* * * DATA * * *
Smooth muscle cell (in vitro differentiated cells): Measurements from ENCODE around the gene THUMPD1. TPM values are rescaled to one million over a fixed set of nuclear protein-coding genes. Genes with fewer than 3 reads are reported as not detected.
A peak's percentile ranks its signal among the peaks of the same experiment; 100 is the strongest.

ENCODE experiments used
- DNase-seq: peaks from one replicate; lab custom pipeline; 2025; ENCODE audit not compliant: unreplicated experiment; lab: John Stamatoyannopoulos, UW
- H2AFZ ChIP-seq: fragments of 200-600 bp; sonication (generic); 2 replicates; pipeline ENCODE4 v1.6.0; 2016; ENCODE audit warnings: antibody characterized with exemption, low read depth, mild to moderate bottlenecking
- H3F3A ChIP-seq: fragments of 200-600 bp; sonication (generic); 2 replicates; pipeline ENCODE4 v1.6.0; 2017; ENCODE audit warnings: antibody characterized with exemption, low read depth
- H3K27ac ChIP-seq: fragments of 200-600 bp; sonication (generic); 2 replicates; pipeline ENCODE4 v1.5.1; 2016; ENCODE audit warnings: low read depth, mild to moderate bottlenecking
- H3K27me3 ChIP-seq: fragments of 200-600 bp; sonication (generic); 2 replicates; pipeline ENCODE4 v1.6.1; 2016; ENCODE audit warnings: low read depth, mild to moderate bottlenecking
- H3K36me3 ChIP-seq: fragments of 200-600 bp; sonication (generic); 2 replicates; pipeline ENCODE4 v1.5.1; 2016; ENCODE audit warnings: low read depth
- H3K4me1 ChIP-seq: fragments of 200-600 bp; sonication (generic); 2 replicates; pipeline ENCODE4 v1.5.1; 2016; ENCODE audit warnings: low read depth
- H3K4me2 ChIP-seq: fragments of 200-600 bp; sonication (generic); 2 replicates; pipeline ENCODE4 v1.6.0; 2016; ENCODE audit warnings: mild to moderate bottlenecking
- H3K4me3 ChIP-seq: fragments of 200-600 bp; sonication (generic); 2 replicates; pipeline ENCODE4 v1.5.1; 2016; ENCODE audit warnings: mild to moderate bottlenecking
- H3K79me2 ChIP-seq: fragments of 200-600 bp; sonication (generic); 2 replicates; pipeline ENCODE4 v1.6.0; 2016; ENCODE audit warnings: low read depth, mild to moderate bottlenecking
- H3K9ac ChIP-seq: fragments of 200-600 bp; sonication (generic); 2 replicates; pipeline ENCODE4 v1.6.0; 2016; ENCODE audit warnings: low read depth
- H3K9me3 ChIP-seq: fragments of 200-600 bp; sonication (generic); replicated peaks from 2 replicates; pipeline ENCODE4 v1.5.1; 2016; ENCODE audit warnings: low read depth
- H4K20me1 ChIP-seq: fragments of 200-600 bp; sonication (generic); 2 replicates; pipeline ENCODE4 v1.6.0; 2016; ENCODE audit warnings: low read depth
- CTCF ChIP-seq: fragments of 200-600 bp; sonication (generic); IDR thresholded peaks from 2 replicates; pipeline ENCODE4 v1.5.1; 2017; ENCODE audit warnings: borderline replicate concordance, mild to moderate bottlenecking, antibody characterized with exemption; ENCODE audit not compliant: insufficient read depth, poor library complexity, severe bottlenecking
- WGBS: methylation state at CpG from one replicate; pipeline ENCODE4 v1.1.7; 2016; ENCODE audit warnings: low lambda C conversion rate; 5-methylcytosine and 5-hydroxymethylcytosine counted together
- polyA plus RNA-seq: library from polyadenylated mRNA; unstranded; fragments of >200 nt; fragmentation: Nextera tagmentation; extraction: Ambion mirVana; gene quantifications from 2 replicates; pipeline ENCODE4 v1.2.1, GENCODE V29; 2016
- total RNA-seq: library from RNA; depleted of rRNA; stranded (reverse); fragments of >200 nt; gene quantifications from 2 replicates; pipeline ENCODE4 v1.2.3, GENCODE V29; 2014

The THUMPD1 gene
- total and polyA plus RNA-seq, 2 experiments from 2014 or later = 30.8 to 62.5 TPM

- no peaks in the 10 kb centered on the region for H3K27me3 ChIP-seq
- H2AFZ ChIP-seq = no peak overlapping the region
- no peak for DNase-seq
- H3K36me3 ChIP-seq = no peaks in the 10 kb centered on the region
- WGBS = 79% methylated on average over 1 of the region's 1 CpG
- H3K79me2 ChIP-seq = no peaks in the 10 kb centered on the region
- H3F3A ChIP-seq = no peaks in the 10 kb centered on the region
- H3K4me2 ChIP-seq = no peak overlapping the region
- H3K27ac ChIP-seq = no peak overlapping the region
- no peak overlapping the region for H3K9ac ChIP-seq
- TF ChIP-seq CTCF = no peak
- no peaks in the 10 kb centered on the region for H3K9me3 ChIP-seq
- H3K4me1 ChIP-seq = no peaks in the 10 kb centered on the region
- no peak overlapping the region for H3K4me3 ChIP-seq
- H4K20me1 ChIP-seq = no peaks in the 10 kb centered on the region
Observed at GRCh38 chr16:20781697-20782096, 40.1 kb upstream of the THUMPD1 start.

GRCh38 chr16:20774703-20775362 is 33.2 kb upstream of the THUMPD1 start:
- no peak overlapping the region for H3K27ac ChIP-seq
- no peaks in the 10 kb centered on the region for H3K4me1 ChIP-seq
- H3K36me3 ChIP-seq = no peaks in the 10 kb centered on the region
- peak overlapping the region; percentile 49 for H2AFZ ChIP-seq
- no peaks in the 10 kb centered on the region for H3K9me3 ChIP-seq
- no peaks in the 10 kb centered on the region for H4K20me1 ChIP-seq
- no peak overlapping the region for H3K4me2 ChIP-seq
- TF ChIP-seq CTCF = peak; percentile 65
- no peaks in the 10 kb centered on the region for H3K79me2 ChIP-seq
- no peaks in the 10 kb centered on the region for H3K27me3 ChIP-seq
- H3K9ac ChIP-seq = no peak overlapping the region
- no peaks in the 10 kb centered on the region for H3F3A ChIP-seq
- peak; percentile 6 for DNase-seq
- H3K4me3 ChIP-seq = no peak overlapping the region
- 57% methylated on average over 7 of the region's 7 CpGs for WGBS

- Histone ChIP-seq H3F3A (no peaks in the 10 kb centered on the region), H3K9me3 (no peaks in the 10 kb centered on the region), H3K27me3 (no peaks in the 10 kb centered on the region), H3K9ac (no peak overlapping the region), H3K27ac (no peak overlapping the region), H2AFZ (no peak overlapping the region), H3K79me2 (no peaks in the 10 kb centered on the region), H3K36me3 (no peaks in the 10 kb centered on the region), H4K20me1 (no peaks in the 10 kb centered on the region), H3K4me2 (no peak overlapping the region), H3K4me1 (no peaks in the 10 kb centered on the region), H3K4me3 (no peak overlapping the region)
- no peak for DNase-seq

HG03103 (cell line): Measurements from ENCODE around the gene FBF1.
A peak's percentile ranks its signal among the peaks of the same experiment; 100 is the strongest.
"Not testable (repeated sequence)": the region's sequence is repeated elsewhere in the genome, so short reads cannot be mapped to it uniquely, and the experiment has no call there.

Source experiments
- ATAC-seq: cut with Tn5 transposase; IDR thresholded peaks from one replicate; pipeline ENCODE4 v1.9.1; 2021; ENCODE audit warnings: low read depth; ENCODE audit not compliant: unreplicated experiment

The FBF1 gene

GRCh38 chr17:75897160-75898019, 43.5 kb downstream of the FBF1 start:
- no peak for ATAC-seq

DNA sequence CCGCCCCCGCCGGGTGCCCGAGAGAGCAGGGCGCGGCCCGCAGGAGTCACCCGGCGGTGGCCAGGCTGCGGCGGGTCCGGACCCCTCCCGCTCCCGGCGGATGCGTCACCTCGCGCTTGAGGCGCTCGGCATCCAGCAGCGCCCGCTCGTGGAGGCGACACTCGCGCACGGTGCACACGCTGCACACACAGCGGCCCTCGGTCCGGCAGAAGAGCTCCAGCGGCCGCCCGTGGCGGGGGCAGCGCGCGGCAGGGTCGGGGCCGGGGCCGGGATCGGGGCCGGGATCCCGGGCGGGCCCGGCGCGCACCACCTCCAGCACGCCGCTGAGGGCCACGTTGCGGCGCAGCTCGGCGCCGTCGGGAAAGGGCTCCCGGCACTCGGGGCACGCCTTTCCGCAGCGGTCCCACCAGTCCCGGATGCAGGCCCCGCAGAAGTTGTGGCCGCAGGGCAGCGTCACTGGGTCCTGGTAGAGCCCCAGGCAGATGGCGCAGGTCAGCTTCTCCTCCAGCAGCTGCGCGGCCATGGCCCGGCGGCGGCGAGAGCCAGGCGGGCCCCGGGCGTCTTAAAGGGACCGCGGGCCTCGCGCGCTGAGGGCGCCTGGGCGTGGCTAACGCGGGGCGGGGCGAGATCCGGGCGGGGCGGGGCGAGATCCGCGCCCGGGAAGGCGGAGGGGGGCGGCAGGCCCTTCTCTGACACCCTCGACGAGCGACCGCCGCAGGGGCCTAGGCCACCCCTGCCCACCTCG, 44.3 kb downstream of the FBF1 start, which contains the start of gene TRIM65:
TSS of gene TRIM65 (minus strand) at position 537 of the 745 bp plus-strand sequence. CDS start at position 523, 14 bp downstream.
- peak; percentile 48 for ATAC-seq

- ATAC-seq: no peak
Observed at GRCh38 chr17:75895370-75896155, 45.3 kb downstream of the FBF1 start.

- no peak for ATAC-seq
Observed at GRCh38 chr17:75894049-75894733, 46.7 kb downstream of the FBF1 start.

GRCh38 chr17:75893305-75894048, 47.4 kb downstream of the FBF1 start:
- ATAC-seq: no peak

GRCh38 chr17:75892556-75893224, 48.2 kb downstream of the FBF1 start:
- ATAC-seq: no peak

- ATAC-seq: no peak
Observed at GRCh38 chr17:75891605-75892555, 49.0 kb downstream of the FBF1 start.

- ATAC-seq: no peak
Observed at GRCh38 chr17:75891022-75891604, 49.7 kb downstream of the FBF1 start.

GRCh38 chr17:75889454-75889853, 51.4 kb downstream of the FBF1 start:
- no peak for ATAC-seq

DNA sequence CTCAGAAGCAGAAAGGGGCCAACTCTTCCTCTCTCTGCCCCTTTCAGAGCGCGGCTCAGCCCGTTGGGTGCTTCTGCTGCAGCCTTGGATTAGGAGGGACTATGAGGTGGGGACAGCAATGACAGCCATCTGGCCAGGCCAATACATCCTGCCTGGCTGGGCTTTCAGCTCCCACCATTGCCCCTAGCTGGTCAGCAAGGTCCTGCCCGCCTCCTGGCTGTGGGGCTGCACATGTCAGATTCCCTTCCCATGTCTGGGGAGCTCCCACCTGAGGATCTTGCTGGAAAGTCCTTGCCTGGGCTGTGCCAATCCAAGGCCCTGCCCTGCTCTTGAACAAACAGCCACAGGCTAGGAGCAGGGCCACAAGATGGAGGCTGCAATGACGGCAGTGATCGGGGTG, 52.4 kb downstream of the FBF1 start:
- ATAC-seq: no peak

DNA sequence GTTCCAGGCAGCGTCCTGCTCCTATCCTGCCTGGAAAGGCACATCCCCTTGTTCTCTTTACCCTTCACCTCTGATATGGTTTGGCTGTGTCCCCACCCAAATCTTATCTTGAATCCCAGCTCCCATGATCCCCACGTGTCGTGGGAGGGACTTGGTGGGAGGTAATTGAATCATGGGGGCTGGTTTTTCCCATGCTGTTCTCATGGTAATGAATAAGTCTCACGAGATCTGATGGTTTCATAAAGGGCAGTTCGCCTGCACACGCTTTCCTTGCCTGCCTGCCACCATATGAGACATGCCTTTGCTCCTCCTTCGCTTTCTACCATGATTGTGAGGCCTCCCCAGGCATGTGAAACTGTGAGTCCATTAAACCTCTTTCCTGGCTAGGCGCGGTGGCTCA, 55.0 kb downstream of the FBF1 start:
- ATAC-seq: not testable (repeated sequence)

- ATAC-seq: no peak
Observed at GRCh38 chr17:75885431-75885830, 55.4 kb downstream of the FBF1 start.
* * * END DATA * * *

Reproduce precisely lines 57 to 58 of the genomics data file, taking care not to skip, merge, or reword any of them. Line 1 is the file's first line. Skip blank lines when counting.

HG03103 (cell line): Measurements from ENCODE around the gene FBF1.
A peak's percentile ranks its signal among the peaks of the same experiment; 100 is the strongest.